To salvage the homeless and abandoned children from the street and make them better. We do get to know their parents if they still have any and also reconcile them back to Christ and their parents where possible. We also give them education and show them the way of the Lord.

How do you reform them, especially from taking marijuana?

It is not an easy task. When we started, it was tough; the church has an arm, which is the drug addicts’ home in Epe. I had to go to them because, by the time we started, we did not even know what to do with them. Mama (Wife of General Overseer) just said; let them eat and sleep, but they became a problem to the campsite, fighting and smoking.

When we could not continue in the camp due to their lifestyle, we rented a four-bedroom apartment at this side of the camp. I went to other ministries that were into the same thing to ask how they run their affairs, but most of the things we did and still do in their reformation come from the guidance of the Holy Spirit.

He would tell me; “just go and arrange that section for them” and through that, they were responding to what the Holy Spirit was telling them, because, we used the word of God in their deliverance and reformation. I have been to SOS to learn how to run this kind of home, and I discovered the power to take care of this place can only come from God.

Immediately we knew there was a task at hand, we went to register the home.

Government officials told us that we can only accommodate boys from 1 to 17 years. Already the RCCG had such home for men.

Do you have any success story since you started home in 2005?

We have the child development guideline from Lagos State, which we work with. It is helping us, but the truth is that because of where these boys are coming from, they are lost. Some of the laws from the state are for normal children. So, what we are doing is not what we can do on our own; we depend on God to give us direction.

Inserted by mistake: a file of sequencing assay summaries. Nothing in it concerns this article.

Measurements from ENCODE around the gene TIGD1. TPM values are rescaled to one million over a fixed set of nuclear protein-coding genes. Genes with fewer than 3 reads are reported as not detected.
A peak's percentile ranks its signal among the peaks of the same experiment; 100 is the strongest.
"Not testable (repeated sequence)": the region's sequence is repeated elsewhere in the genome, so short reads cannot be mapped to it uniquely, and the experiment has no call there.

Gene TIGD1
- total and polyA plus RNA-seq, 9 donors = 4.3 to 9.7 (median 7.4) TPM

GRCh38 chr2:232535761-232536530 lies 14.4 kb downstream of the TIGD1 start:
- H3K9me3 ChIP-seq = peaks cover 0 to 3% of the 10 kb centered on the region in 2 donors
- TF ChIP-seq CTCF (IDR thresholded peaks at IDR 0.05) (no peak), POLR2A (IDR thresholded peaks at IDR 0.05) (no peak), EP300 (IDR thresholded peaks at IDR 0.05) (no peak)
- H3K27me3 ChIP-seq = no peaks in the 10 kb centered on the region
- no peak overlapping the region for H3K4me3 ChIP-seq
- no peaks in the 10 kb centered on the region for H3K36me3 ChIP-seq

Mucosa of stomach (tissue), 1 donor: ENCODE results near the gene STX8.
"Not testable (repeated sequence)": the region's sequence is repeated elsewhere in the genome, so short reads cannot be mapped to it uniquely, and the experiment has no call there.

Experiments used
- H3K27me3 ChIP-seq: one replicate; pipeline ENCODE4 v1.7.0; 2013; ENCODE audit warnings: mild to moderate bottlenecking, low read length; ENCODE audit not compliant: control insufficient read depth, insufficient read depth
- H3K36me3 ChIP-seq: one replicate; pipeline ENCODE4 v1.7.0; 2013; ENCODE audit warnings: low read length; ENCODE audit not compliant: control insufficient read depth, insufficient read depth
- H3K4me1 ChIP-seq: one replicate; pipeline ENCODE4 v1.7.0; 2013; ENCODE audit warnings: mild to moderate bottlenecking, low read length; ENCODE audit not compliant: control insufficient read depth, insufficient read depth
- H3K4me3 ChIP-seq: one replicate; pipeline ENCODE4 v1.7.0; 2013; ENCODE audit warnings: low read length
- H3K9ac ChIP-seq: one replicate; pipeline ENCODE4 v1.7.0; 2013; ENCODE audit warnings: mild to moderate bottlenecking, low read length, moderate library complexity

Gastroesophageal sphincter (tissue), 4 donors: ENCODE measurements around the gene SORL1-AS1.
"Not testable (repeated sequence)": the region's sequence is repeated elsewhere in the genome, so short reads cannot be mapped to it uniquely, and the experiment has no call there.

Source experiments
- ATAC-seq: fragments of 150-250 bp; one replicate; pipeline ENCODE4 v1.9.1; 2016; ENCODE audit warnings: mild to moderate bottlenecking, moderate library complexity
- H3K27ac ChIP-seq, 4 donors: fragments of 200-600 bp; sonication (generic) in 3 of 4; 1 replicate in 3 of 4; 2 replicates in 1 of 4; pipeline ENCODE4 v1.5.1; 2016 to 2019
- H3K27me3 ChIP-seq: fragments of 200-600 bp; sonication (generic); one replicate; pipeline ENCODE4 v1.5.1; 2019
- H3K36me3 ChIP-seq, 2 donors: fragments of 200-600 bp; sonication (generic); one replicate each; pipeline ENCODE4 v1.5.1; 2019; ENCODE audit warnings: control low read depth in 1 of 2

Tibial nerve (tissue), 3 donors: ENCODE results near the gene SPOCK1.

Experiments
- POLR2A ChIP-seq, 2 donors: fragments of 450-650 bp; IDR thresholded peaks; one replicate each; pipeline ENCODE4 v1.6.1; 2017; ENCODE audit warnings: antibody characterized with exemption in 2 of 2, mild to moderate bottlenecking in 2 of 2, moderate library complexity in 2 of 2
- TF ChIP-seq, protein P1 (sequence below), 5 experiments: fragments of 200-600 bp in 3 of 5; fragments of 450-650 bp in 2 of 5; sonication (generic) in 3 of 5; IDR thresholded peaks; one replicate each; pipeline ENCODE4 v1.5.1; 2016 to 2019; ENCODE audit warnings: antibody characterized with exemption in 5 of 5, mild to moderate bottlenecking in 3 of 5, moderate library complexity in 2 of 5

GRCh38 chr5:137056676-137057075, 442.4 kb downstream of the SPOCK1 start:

We do not have boys home like this before, we have a girl home, we have for the men, we have an orphanage, but to have a group of boys from the age of 7- 17 who have been on the street for 10 years, it is not easy.

When we met them, these boys were drug peddlers; they practised homosexuality, among others and because of their peculiarity, we take our time. Our trainers and teachers are spirit-filled. No matter the education you have, you must be spirit-filled.

Some of these children do come and say, “We have killed before, we have slept with 70-year-old women before, but since you have spoken with us, we want to change”.

How many boys have the home taken out of the street since inception?

It should be more than 2,000, but we have 200 in this place now. About five years after we left there, (Kuramo Beach), there was an upsurge of water and Kuramo was submerged.

So, we had to start looking at other places and communities to pick the boys. We have reconciled many to their parents. We realised that some of them came from either polygamous or broken homes.

For some, the father is either a bus driver, they met the mother of the child under the bridge or they did not marry each other. So, when the child came, they just said, “let him go and live with the grandmother” and the boys end up becoming street boys. Poverty is also an issue.